Lisa Castleman, Agronomist Riverina Local Land Services (0427 201 963)
With a milder winter behind us and now a cooler, extended spring there are opportunities in some paddocks.
This season is posing some unusual challenges, particularly with trafficability and animal husbandry jobs mounting, while some pastures are under pretty severe stress from soaks and general waterlogging.
Pastures without waterlogging stress or high grazing pressure are showing high amounts of feed-on-offer with plenty of bulk and height as grasses bolt into reproductive mode and aim to set seed. It has been an exceptional year for legumes. The autumn break resulted in an excellent first strike and then the prolonged wet weather has seen a lot of hard seed break down and germinate, giving us the best clover in years (requiring bloat management in many herds).
A silage system can typically show higher forage quality than the same pasture, cut 3 weeks later in the season for hay. The Dry Matter digestibility, the Metabolisable Energy (ME) content and the Crude Protein (%) content will all be higher in silage cut, compared to a hay cut, for the same pasture, due to the growth stage of the pasture progressing in this period.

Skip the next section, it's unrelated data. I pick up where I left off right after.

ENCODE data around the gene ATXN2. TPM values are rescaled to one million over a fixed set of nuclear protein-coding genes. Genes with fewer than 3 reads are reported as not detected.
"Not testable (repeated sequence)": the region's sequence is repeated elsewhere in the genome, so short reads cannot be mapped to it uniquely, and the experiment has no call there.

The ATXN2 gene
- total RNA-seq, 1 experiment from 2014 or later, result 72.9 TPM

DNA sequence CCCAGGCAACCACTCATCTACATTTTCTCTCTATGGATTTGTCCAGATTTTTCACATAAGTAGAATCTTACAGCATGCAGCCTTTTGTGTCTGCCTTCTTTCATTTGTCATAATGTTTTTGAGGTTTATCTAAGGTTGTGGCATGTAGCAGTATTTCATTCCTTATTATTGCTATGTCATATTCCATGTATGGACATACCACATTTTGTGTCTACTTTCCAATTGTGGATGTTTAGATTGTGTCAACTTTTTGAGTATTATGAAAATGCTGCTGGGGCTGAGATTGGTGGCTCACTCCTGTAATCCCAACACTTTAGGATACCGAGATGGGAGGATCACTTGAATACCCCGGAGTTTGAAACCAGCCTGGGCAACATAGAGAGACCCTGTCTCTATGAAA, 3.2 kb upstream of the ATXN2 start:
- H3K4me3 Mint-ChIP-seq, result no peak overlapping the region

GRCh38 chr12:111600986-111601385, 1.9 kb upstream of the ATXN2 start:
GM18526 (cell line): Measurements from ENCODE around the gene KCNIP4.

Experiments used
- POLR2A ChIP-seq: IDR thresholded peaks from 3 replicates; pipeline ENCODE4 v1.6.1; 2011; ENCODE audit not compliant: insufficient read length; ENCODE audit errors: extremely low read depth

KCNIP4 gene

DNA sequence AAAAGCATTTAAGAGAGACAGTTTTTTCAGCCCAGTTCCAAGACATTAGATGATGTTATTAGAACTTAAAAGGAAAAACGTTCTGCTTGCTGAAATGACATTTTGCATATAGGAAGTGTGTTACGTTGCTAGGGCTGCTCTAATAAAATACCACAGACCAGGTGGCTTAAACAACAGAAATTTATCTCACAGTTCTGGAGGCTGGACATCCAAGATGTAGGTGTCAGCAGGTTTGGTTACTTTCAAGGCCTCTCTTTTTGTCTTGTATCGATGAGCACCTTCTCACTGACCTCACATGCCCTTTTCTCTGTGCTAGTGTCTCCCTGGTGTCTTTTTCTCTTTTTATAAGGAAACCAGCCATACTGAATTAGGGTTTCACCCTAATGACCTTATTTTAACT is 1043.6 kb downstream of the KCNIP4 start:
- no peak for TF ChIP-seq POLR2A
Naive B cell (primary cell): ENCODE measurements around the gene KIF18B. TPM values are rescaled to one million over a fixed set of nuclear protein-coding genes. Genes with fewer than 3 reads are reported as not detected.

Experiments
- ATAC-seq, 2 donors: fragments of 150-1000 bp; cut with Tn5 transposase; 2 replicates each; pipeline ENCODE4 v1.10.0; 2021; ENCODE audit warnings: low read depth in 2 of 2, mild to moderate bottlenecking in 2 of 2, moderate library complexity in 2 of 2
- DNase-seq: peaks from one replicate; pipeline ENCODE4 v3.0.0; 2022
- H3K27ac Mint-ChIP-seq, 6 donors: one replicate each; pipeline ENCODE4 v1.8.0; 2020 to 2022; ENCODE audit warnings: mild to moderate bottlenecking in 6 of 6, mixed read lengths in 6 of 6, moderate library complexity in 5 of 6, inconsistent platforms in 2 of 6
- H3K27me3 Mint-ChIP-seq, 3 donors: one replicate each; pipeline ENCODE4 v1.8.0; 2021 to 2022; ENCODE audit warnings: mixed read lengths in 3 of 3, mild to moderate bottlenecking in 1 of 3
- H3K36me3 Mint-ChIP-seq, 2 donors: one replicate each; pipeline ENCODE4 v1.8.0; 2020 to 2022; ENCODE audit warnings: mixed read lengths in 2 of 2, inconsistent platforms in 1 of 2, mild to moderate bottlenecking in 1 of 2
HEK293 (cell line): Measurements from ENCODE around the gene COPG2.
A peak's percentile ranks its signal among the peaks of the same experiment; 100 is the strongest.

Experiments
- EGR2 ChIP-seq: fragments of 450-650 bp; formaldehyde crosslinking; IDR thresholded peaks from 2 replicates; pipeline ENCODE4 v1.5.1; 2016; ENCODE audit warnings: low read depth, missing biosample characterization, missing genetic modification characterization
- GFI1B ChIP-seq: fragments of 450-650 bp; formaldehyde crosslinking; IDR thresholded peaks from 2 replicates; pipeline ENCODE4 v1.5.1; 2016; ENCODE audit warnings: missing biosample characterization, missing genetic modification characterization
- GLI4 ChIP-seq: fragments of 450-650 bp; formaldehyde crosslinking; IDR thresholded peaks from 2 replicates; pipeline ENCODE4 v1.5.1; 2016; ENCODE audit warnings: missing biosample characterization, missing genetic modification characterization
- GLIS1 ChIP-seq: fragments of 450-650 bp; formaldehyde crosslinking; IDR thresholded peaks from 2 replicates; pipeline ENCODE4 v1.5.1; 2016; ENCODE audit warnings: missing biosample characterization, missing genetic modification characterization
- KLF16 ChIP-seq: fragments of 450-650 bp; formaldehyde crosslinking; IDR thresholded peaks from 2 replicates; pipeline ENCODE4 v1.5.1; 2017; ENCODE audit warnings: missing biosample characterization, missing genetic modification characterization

If targeting ryegrass and clover pastures for fodder conservation then these pastures will shortly be around the right stage, probably about 7-10 days behind where they were last year.
Once the first heads are out in the grass pastures, including the annuals: ryegrass, brome grass and barleygrass, followed by the perennials: fescue, cocksfoot and phalaris, then the quality of the pasture starts declining.
In a more clover dominant pasture e.g. 80% Sub clover and 20% ryegrass, quality decline is a little slower than in the grass dominant pastures.
The risk of injury from Barley grass to livestock is still an issue in silage as the fermentation process doesn’t break down the problematic awns, and cattle can get them caught in their mouths. For baled silage, treat the risk the same as you would for hay. With chopped silage, assume the risk of Barley grass issues is higher for cattle because they can’t sort through and select out the barley grass like sheep can.